Five years later, many across Baltimore bitterly lament Gov. Hogan’s decision to
It’s all she has to show for more than a decade of work. The MTA spent nearly $300 million in planning, design and land acquisition for the 14.1-mile light-rail line. Marylanders still pay the increased gas tax that would have helped build it. But Shaw and her fellow transit riders are left waiting for the bus.
Five years ago, in the face of renewed calls for investment in Baltimore after the unrest over Freddie Gray’s death from injuries suffered in police custody, Gov. Larry Hogan (R) canceled the $2.9 billion Red Line, scrapping a project touted as a windfall of jobs, development and environmental sustainability, especially for some of the city’s Black neighborhoods.
The newly elected Republican governor returned $900 million in federal funding and shifted $736 million of state money to roads in the surrounding, predominantly White counties.
“It was mind-boggling to me,” Shaw said. “I couldn’t believe it was happening.”
The move drew federal complaints and an Obama administration investigation into whether it violated the Civil Rights Act of 1964. The Trump administration closed the review without issuing any public findings.
Shaw had helped convince skeptics in West Baltimore, who remember the “Highway to Nowhere” built through Black neighborhoods. The Red Line would connect them to the rest of the region, she said, not take their homes.
Then, after 14 years of countless MTA meetings, officials abruptly stopped taking her calls.
The transit line — from Woodlawn through West Baltimore, downtown, Fells Point and Canton to Johns Hopkins Bayview on the east — had been planned since 2002. But various versions of the line had been on city transit planning maps since the 1960s.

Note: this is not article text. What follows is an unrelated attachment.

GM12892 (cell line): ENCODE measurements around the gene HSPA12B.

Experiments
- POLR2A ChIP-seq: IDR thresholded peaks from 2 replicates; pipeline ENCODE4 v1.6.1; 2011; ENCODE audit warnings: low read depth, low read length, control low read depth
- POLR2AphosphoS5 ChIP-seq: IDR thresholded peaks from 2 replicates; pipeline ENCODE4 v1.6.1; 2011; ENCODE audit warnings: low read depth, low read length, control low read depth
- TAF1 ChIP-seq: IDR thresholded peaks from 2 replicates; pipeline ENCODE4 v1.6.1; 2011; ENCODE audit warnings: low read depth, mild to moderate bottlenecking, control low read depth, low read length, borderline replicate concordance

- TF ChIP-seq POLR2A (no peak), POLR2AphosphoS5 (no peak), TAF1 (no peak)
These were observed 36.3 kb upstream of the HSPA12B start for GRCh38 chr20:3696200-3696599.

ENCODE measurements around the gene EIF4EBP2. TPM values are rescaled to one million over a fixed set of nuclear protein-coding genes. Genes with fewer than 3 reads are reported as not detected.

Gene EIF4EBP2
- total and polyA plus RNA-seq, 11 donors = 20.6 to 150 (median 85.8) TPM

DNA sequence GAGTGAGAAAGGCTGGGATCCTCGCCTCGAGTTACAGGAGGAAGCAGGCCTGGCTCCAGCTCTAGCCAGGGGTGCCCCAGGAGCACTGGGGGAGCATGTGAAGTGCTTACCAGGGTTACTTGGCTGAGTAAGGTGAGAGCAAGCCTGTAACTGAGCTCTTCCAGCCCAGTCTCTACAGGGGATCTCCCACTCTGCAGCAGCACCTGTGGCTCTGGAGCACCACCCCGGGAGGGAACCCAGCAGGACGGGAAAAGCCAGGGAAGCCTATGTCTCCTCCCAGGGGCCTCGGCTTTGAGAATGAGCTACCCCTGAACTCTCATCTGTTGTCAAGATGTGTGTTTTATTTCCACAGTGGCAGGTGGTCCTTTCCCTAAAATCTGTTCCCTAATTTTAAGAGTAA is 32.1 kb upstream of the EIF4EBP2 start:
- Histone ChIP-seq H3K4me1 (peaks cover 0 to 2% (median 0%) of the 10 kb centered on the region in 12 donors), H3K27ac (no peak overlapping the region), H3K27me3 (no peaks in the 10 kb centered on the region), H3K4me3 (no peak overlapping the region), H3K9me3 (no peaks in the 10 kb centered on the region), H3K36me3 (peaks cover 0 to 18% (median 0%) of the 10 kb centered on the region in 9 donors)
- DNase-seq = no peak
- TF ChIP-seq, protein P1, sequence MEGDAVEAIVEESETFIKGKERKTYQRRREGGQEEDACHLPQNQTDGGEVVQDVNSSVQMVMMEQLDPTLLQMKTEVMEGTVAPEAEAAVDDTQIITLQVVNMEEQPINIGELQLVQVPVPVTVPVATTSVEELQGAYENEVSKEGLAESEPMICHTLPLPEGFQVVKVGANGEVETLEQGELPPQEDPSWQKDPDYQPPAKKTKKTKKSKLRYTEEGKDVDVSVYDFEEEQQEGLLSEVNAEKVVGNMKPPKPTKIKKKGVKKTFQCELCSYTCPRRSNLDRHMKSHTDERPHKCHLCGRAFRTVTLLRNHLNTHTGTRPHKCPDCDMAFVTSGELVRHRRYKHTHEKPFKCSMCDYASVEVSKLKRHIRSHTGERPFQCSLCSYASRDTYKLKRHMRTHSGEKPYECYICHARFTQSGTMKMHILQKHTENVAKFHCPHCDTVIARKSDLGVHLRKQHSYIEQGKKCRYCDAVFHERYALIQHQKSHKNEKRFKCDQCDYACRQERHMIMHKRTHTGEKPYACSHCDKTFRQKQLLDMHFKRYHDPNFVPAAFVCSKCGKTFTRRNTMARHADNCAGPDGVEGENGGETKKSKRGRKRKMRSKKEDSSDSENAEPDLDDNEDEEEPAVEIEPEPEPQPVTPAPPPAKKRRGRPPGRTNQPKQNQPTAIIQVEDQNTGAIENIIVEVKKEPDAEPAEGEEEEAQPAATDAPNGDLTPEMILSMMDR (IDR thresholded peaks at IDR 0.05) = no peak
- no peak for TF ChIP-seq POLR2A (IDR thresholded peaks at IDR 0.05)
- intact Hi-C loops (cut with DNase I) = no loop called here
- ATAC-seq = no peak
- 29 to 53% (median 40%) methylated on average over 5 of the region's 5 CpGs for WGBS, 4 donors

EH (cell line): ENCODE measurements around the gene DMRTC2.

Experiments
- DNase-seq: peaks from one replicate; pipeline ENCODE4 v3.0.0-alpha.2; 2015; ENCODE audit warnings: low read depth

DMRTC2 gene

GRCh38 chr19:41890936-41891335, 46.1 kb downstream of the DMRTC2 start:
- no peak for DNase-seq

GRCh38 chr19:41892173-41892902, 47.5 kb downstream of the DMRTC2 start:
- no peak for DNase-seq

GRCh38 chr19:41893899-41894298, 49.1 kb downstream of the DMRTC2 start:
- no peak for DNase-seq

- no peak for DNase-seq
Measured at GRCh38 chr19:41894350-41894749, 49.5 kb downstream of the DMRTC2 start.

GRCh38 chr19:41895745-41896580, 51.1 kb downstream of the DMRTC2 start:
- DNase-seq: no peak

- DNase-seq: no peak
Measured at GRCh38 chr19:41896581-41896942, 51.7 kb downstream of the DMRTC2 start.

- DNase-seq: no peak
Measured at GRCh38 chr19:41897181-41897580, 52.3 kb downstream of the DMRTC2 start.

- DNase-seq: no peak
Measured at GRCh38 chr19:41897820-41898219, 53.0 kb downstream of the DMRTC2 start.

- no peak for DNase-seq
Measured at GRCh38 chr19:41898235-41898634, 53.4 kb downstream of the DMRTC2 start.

The Red Line aimed to transform the Baltimore region’s meager, single-line light rail and subway, which don’t share any stations, into a more unified, useful network. The project promised to create an estimated 13,000 jobs and stimulate $6.5 billion in economic development along the corridor.
More than 100 neighbors and other stakeholders helped develop the Red Line Community Compact, designed to ensure that the communities along the line benefited from the project and had input in its planning. Training for construction, maintenance and transit operation had been planned for students and adults at Edmondson-Westside High School.
“The Red Line was, and is, one of the single most important things that can be done to prepare Baltimore for the future,” said John Porcari, former Maryland secretary and U.S. deputy secretary of transportation, who helped acquire the federal funding for the project in the Obama administration.
Former governor Martin O’Malley, Hogan’s Democratic predecessor, signed an unpopular gas tax increase into law in 2013 to raise state money for the Red Line and other projects. But Hogan, a suburban real estate developer who campaigned against increased taxes, viewed the light-rail line as a “wasteful boondoggle.”
In particular, Hogan balked at the $1 billion proposed tunnel under downtown Baltimore, Harbor East and Fells Point. The city already received the second-most state funding of any Maryland jurisdiction, he said. Rather than an outcry for more investment, the 2015 unrest became a reason to cut.
“We just spent $14 million extra money on the riots in Baltimore City a few weeks ago,” said Hogan, explaining his decision during a 2015 news conference. The governor declined a request to be interviewed for this article.
Then-mayor Stephanie Rawlings-Blake, a Democrat, remembers feeling “profound disappointment” at Hogan’s decision.
“At a time when people were looking at Baltimore for so many [negative] reasons, it could have been a signal we were investing in our communities that needed it the most,” Rawlings-Blake said. “Instead, it was unceremoniously ripped out of our grasp.”
Cost estimate called unrealistic
Pete Rahn, Hogan’s then-transportation secretary, still believes the Red Line’s…